Unilever has unveiled the result of the strategic review it promised after rebuffing Kraft-Heinz’s £115bn takeover bid earlier in the year. The consumer goods giant is to sell its margarine and spreads business, raise its dividend by 12% and cut costs with the aim of achieving a profit margin of 20% by 2020. It will also increase debt, adding another €10bn on top of its existing €12bn, buy back €5bn of shares and review its unusual Anglo-Dutch dual-listed corporate structure.
“The… restructuring strikes the right balance,” says Nils Pratley in The Guardian. “It stops short of unnecessary drama such as a full demerger of the food division from personal care.” The new Unilever will be “recognisably like” the old Unilever.
Still, as a reaction to a hostile takeover, it sets a “rather uncomfortable” precedent, says Bloomberg Gadfly’s Chris Bryant. Chief executive Paul Polman knocked back the Kraft Heinz bid “in part because he’s no fan of financial engineering”. So it would be a “shame” if other companies reached the conclusion that “to remain independent they need to indulge in some financial engineering of their own”.
Quite, says the Financial Times. The notion that these steps represent “the only options for big companies that have fallen into productivity slumps” is wrong. “A headline-grabbing acquisition target that gave
a full-throated rejection of this dogma would be a gust of much-needed fresh air.”
• Warren Buffett is often referred to as a “superstar investor”, hugely popular at home and abroad. And nowhere more so than China, where a “large contingent” head to the US to watch him at Berkshire Hathaway’s annual meetings in Omaha, Nebraska, says Jonathan Stempel on Reuters. Now Coca-Cola is to capitalise on his fame by putting his face on Cherry Coke cans throughout the Middle Kingdom – Coke launched the drink there last month. That shouldn’t bother Buffett much. Berkshire Hathaway is Coca-Cola’s largest shareholder, owning 9.3%. And Buffett himself is a big fan of its product. The 86-year-old claims to drink five cans a day, getting 25% of his calories from the sugary concoction.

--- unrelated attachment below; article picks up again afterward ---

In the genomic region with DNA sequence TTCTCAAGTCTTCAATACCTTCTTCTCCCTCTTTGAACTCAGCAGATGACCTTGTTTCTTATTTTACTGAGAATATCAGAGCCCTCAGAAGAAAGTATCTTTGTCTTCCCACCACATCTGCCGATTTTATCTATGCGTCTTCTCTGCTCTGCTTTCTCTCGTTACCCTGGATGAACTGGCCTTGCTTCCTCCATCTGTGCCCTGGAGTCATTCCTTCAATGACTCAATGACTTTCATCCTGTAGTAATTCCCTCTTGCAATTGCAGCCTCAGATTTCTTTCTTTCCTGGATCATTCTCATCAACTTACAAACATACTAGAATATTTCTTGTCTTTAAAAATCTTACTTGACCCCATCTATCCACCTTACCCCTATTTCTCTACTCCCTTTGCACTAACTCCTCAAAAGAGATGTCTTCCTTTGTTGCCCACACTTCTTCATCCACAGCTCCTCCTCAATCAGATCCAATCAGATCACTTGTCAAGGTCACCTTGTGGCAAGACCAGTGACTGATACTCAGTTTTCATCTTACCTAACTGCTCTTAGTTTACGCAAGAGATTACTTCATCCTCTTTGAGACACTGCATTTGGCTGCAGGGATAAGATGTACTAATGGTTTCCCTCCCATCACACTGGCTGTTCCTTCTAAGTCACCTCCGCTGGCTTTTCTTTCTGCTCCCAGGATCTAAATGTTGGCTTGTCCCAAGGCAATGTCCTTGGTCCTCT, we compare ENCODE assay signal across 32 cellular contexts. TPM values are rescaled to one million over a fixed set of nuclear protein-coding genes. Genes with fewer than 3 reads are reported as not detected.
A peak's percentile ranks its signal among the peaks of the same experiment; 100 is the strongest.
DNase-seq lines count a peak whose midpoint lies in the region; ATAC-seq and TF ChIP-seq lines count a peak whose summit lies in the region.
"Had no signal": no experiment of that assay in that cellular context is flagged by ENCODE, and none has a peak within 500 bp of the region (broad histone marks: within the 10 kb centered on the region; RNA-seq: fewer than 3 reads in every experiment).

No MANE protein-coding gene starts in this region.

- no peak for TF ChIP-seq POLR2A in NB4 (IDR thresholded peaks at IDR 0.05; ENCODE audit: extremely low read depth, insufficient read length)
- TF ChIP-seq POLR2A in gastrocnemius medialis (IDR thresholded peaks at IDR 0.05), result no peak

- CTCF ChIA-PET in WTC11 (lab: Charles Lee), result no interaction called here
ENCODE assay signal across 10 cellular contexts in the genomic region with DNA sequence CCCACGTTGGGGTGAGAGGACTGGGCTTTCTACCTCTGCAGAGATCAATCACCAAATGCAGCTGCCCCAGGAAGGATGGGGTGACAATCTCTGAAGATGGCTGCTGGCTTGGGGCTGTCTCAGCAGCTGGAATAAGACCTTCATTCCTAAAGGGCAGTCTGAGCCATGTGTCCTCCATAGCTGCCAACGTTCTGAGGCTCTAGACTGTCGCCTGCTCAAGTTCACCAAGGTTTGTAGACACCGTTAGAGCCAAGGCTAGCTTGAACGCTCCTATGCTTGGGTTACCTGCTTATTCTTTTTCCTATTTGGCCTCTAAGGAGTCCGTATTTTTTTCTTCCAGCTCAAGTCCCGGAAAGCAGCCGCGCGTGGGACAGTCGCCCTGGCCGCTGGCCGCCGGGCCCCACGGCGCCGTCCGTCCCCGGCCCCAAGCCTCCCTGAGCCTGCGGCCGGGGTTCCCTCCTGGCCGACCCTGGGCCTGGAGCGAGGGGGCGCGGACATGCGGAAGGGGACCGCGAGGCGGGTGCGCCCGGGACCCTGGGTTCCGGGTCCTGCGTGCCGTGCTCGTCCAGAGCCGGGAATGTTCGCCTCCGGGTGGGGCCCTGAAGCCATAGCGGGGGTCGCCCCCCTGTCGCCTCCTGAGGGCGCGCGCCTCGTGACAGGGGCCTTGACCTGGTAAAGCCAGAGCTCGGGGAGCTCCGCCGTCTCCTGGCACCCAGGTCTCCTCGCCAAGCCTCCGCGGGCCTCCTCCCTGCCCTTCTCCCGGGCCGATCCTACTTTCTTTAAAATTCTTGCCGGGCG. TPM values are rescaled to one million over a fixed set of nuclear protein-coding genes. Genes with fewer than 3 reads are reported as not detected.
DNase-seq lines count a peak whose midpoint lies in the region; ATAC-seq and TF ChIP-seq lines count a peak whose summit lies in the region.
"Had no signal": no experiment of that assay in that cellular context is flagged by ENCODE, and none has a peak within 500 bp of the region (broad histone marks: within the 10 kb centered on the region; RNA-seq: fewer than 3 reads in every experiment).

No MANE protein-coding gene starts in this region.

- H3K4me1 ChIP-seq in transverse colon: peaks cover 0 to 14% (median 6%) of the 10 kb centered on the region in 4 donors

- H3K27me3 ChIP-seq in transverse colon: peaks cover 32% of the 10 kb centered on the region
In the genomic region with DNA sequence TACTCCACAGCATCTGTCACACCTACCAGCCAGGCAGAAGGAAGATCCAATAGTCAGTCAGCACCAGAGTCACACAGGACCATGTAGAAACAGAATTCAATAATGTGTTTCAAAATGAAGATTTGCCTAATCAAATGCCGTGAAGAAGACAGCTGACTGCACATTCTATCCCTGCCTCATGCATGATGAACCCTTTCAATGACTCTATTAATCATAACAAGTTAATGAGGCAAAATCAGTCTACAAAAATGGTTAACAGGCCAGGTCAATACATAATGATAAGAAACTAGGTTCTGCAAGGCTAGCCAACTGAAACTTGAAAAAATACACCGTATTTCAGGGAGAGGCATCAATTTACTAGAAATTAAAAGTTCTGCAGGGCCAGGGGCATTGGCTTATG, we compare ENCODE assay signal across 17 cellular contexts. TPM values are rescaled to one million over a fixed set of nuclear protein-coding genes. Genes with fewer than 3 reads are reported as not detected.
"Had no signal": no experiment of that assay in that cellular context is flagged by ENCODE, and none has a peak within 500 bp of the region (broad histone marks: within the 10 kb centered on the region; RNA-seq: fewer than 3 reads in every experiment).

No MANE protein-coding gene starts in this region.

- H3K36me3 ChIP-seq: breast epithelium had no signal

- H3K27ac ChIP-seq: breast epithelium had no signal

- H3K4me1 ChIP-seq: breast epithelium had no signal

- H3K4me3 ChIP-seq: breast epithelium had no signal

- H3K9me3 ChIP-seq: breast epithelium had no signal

• Had the Co-op Group “not diversified into banking in 1872, but stuck to burying people and digging up crops, it would have reported a pre-tax profit of £59m” last week, says Matthew Vincent in the Financial Times. Instead, it had to book a £132m pre-tax loss after writing down the value of its stake in the Co-op Bank to zero. After “years of scandal” – including a £1.5bn “accounting black hole” caused by its takeover of Britannia Building Society in 2009 and “a crystal-meth buying clergyman chairman” – the “worthless bank” is up for sale. If anybody will take it, that is. “Not even the Spanish, normally willing buyers of Britain’s duff lenders, are interested.”
• Footage of a bloodied passenger being dragged off a United Airlines flight won’t win the company any customer-service awards, says Charley Grant in The Wall Street Journal. “But it hasn’t won many anyway, and that hasn’t stopped its shares from soaring.” They have nearly doubled since last summer and have tripled in five years. Booting passengers off to make room for crew so United didn’t cancel flights the next day “is good for business, if not for customers”.